A teen who can anticipate social situations will feel more confident walking into them. Whether it’s a college fair or the prom, help your child practice what to say to other people, and when, during the event. Show your teen how to adjust both the tone and the topics of conversation for adults or for other teens. Take turns “playing” each person so your child can think through different scenarios and responses.

Teen girl watching a videotape of herself with her father and brother
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Demystify body language.

Kids with communication challenges may have trouble picking up on nonverbal cues, sometimes called body language. They may not have an awareness of their own body language. But body language can affect how your child is perceived in interviews for colleges, programs or jobs.

Before an interview, videotape your child answering practice questions. (You can borrow a video camera or video-enabled smartphone from the school or library.) Then watch the footage together and come up with suggestions for improvement.

Two teens playing an animated game of cards
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Play word games.

Lots of classic games encourage language skills for kids who have communication or other learning issues. Plus, your child may not be aware how much interaction is going on with others because the game is so much fun.

Pictionary and charades ask players to draw or act out scenes while others guess what’s happening. They help kids focus on the nonverbal cues of people around them. Scrabble and Boggle encourage kids to create words from a set of given letters. Apples to Apples gets kids pairing funny words and actions. Taboo and Buzzword encourage thinking about related words and ideas.

Mother and teen sonwatching a movie together
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Be critics together.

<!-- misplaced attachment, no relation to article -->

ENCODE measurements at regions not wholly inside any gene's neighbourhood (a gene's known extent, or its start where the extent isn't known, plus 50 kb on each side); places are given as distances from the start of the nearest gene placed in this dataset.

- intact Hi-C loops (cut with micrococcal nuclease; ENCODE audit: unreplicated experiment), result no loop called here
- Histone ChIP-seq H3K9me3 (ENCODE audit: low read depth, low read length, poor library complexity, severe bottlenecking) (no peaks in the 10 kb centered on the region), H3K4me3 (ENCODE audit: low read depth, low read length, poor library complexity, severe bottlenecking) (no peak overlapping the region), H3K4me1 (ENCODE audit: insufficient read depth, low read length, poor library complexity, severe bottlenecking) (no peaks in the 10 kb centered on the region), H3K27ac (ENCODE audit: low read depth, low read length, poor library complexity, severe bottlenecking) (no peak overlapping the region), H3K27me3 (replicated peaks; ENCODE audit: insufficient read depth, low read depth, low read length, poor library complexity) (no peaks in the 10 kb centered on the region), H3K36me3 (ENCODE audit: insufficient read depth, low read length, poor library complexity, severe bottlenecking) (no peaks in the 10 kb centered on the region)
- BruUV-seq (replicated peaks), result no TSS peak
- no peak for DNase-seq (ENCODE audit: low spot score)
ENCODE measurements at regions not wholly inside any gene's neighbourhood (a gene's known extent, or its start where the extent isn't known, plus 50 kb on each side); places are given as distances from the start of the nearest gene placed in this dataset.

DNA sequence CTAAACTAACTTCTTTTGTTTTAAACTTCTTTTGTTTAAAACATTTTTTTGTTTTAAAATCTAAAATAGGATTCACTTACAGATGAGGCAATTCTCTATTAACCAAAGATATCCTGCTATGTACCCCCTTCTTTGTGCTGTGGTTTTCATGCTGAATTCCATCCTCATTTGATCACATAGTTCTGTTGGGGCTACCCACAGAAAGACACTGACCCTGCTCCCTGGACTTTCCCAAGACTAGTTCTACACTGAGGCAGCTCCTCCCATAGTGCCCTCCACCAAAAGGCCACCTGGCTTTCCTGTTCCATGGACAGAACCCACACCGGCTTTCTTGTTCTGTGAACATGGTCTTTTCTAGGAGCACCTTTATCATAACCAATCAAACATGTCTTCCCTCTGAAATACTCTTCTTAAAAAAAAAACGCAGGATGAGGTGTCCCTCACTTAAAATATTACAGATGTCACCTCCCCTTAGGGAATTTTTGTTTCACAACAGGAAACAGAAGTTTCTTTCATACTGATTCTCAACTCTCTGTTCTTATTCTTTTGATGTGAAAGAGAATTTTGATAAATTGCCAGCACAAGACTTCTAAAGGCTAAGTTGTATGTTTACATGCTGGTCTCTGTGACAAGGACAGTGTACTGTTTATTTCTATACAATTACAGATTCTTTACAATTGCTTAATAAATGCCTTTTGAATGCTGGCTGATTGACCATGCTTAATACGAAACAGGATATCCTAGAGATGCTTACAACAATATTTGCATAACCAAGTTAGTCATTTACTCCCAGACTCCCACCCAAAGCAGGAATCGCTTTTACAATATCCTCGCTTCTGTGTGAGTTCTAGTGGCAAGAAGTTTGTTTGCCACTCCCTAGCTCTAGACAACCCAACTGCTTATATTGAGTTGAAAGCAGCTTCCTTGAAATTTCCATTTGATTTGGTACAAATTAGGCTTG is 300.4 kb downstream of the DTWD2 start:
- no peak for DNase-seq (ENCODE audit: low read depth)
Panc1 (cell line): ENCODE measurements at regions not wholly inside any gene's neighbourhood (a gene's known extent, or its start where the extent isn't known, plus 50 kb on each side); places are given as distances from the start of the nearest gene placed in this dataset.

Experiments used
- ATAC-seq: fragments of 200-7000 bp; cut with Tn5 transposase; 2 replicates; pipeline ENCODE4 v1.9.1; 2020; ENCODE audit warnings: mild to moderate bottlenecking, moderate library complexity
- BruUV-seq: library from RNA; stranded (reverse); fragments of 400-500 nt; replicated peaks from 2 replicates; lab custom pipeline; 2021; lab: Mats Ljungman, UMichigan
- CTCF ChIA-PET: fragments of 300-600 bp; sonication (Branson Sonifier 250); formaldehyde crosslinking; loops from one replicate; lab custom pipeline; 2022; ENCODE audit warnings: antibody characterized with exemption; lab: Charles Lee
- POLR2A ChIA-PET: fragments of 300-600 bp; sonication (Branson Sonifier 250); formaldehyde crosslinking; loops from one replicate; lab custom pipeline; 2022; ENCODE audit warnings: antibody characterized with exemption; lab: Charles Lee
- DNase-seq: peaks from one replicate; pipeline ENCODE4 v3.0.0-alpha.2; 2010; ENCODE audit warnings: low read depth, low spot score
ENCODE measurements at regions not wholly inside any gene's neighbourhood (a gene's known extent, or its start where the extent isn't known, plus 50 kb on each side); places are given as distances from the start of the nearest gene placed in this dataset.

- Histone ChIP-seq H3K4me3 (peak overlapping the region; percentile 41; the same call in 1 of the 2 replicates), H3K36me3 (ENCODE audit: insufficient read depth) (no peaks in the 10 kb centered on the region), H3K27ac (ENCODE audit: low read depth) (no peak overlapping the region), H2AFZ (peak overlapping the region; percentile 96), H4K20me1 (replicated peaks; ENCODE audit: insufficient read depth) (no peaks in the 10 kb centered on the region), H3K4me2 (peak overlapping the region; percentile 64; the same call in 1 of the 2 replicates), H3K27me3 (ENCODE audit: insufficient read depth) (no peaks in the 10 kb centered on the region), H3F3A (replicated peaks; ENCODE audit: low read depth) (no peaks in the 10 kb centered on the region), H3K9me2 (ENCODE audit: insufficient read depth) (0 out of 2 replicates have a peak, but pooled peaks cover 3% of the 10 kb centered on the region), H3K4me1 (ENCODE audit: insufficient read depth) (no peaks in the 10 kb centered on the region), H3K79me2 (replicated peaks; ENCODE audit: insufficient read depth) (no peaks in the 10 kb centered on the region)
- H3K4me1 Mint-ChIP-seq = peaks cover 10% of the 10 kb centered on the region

Teens are often asked by friends, employers and college admissions staff what they’re reading and watching. Together, choose a book (printed or audio), movie or even live performance to experience.

Afterward, replay the highlights: What did you each like and dislike about the plot and the characters? Did anything happen that your child didn’t understand? This engages your child in the story, an important skill when talking with others.

Teen girl lying on her bed writing in her journal
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Encourage journaling or blogging.

Keeping a diary or journal is a low-stress way for your child to express thoughts and feelings. Writing about day-to-day activities allows a person to think through ideas and feel more prepared and confident when it’s time to talk to others.

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10 Ways to Improve Your Middle-Schooler’s Communication Skills

Middle-schoolers with learning and attention issues may need your help to improve the communication skills they need to socialize effectively. Try some of these tips to get started.

10 Ways to Improve Your Grade-Schooler’s Communication Skills

Grade school kids are just learning how to interact with their classmates and make friends. But those who have trouble speaking and other issues may need your help to learn how to communicate their thoughts and feelings.

About the Author

Portrait of Lexi Walters Wright

Lexi Walters Wright is a veteran writer and editor who helps parents make more informed choices for their children and for themselves.

Reviewed by

Portrait of Jenn Osen Foss

Jenn Osen-Foss, M.A.T., is an instructional coach, supporting teachers in using differentiated instruction, interventions and co-planning.